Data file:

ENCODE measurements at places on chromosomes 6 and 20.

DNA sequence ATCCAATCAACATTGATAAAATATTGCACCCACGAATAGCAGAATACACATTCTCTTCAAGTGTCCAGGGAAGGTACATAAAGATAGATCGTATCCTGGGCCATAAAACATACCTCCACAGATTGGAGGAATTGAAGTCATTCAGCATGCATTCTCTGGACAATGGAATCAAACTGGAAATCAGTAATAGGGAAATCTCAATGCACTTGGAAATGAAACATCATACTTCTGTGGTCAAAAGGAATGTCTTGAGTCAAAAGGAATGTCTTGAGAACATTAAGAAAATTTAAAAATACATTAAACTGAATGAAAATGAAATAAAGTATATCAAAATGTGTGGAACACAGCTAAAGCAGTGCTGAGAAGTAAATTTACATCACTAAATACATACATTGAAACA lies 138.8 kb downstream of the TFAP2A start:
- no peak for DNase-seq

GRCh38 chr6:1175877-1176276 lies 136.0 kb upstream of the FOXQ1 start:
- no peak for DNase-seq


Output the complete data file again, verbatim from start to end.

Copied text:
ENCODE measurements at places on chromosomes 6 and 20.

DNA sequence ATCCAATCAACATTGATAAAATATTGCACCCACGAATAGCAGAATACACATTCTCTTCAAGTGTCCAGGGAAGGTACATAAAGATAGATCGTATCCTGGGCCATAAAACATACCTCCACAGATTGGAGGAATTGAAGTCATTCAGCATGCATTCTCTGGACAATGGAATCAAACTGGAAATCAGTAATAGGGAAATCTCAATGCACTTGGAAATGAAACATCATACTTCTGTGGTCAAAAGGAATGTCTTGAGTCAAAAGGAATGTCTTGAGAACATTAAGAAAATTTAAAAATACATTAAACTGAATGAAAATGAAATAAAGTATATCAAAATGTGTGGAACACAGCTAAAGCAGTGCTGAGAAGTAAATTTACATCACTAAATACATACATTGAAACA lies 138.8 kb downstream of the TFAP2A start:
- no peak for DNase-seq

GRCh38 chr6:1175877-1176276 lies 136.0 kb upstream of the FOXQ1 start:
- no peak for DNase-seq